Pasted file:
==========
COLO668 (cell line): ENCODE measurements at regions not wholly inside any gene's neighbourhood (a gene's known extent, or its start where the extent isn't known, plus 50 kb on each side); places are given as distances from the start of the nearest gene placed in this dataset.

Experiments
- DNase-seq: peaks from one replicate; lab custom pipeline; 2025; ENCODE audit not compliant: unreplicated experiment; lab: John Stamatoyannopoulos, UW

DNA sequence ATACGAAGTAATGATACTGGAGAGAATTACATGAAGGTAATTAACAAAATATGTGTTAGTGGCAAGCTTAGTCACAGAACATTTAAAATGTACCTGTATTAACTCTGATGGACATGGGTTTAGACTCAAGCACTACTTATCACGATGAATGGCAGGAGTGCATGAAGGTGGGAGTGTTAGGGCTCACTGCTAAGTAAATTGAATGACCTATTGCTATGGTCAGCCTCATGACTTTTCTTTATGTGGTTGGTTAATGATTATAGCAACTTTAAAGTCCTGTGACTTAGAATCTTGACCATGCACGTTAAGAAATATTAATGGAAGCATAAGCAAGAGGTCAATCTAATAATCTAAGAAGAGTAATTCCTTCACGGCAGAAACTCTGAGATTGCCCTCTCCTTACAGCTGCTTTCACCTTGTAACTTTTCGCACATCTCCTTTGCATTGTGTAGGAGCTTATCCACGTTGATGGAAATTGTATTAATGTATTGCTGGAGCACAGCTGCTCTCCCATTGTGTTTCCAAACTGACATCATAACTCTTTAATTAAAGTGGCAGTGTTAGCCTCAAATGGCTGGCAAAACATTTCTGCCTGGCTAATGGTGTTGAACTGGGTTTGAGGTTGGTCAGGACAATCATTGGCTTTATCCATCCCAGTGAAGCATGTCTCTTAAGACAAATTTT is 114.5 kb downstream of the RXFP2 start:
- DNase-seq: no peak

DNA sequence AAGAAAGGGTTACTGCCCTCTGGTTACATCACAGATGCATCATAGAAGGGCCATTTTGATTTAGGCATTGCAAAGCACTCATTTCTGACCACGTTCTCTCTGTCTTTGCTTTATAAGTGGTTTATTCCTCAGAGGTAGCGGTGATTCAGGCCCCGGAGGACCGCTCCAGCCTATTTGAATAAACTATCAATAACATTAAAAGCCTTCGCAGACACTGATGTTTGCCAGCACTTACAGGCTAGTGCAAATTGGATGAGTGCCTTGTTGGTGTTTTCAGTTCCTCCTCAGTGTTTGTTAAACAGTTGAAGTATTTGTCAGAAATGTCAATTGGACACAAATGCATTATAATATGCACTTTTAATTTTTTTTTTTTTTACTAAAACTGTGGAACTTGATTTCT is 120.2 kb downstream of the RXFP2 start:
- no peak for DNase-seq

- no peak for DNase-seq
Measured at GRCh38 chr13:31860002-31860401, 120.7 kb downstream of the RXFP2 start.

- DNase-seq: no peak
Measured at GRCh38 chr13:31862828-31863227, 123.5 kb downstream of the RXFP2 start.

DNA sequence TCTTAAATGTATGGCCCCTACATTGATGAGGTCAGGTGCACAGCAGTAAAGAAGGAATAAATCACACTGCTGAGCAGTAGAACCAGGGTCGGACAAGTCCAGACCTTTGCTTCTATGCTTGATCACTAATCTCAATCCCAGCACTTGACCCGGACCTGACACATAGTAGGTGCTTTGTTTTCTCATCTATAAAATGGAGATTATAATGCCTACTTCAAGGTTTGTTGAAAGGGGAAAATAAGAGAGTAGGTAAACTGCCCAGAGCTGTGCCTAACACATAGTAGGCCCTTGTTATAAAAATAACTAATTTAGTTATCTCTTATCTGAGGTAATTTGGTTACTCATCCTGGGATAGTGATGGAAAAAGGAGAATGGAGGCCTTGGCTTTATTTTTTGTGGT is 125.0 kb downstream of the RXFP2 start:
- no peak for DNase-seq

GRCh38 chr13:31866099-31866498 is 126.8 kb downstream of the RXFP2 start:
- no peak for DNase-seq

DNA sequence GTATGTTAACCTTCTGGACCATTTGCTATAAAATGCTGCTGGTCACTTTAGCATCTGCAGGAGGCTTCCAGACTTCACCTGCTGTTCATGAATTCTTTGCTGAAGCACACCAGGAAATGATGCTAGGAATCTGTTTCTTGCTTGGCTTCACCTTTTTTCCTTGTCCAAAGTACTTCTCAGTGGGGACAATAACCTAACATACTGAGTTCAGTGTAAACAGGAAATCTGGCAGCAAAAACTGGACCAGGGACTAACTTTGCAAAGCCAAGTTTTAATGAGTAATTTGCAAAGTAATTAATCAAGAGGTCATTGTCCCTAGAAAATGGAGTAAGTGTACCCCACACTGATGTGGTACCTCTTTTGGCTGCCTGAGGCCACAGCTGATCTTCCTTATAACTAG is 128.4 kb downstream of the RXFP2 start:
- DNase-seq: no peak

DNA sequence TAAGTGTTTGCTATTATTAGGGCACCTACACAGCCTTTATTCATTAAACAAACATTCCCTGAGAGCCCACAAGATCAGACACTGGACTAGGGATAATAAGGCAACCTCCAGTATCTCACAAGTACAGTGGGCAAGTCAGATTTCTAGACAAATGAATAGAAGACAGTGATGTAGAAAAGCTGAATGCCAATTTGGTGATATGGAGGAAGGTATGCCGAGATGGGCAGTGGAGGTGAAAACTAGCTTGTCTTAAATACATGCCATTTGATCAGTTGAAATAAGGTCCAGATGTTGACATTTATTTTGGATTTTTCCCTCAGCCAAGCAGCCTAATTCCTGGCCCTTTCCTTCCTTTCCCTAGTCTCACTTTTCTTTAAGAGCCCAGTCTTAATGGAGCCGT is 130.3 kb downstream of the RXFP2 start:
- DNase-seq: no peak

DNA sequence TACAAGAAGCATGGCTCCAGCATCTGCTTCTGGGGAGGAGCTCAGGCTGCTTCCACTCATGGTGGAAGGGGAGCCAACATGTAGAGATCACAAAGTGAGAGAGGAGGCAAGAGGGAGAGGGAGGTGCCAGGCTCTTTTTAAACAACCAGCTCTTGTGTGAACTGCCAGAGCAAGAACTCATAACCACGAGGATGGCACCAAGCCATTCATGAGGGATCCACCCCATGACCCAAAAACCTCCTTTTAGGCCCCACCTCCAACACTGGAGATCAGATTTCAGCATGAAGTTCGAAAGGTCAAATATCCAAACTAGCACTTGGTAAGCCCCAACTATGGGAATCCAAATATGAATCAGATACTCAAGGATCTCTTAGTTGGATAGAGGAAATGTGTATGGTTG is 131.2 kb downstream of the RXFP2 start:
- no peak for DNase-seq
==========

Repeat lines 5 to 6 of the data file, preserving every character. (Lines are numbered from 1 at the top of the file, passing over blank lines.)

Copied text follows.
- DNase-seq: no peak

DNA sequence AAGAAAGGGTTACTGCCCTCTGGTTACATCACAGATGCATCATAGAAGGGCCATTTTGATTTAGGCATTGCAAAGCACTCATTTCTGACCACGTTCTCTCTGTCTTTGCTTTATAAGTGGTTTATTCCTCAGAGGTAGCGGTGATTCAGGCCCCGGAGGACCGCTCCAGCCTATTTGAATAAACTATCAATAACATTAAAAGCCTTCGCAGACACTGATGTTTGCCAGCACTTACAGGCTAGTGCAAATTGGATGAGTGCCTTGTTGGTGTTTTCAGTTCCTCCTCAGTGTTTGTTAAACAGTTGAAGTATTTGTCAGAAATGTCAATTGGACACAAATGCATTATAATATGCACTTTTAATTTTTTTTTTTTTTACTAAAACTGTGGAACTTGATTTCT is 120.2 kb downstream of the RXFP2 start: